In a well-lit room, nine pieces of torn paper paintings are displayed around many eating and chatting onlookers.
Stevenson University’s art gallery at Greenspring held a public reception for Gina Falcone Skelton’s new exhibit, Spirit Bridge Torn, on March 29, 2017.
Skelton is a Baltimore-based painter who normally specializes in large oil paintings, according to Matt Laumann, director of cultural programs and exhibitions at Stevenson. However, for this series, Skelton took a step back from large paintings and began making collages of hundreds of small pieces of paper.
Skelton said that in early 2014 she found herself unable to paint for the first time that she could remember. The next thing she knew, she had several of these 7”x7” collages that came together and told larger stories.
The Greenspring gallery exhibits the first set of three of the series, according to Skelton. She said the intent was initially to construct a narrative about where she had been, but it turned into a story about where she hasn’t been.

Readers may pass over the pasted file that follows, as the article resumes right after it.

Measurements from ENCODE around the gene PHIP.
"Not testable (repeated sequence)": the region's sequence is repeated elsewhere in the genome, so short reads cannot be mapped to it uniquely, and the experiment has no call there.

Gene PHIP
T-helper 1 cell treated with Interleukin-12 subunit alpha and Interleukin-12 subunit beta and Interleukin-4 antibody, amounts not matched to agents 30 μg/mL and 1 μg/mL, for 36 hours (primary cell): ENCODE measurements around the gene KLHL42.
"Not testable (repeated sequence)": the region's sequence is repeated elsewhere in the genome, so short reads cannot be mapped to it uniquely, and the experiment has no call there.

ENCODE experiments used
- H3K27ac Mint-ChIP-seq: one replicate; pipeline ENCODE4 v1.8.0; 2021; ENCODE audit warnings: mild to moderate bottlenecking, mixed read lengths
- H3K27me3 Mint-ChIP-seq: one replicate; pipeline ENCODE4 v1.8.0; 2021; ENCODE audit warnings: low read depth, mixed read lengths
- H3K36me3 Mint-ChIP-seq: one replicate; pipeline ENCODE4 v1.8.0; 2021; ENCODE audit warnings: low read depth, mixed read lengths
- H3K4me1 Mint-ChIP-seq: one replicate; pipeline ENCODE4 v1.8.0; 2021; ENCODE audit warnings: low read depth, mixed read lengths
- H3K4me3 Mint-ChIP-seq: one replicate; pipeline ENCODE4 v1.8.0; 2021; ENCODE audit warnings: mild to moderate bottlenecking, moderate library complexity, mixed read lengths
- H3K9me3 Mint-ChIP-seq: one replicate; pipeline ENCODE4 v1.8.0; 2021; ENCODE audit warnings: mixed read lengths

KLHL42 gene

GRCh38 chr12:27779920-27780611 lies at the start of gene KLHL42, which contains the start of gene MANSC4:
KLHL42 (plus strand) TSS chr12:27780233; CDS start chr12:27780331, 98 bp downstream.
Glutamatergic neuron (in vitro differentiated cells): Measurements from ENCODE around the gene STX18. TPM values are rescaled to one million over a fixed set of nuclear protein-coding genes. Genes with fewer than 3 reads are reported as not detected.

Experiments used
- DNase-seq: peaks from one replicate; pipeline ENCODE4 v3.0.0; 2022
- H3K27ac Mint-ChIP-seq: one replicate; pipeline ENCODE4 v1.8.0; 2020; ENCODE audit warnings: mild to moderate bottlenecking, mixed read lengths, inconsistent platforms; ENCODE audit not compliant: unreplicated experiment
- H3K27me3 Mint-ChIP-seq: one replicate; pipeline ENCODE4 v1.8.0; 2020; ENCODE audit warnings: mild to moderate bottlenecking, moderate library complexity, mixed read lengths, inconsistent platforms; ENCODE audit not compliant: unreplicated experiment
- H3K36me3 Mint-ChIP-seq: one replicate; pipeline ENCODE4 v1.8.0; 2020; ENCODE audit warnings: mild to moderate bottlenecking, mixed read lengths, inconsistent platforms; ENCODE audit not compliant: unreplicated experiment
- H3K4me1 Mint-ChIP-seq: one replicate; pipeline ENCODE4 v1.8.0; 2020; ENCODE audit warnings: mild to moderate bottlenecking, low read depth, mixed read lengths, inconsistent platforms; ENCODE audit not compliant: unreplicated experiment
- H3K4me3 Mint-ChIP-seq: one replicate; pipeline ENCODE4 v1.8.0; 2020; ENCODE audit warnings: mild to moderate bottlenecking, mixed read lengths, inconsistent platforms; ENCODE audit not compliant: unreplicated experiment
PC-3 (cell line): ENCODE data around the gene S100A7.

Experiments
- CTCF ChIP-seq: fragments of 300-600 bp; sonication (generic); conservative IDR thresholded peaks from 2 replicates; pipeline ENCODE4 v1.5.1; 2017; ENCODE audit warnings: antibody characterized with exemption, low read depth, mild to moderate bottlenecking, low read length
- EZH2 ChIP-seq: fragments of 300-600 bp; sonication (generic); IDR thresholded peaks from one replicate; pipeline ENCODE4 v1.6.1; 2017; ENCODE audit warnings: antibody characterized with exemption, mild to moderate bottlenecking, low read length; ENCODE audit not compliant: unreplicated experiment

In the gallery, the inspiration for different pieces are framed alongside the artwork. Laumann explained that this display makes the artwork’s history become a part of the piece.
One piece is a series of collages with alternating rows of paper placed into crosses and images of religious statues. An old photograph of a boy and a girl on bikes sits next to this piece. Skelton said the title was ‘Riding Bikes in Vienna’ and the photo was of her brother and herself when they were young.
Similar works of art cover the walls of the gallery. The tallest piece displays a gradual change in colors and was inspired by a color wheel Skelton’s granddaughter painted. Another piece includes an old ring that was taken from a carousel Skelton enjoyed as a child.
Skelton said that her friend and poet, Mary Azrael, visited her and saw that there was something more to these individual pieces of paper. Azrael wrote Skelton a poem and gave her the name of Spirit Bridge Torn.
This year marked the 20th anniversary of the Greenspring campus gallery, Laumann believes that Skelton’s exhibit is a great addition. The university has hosted nearly 200 exhibits in the past two decades within its four galleries.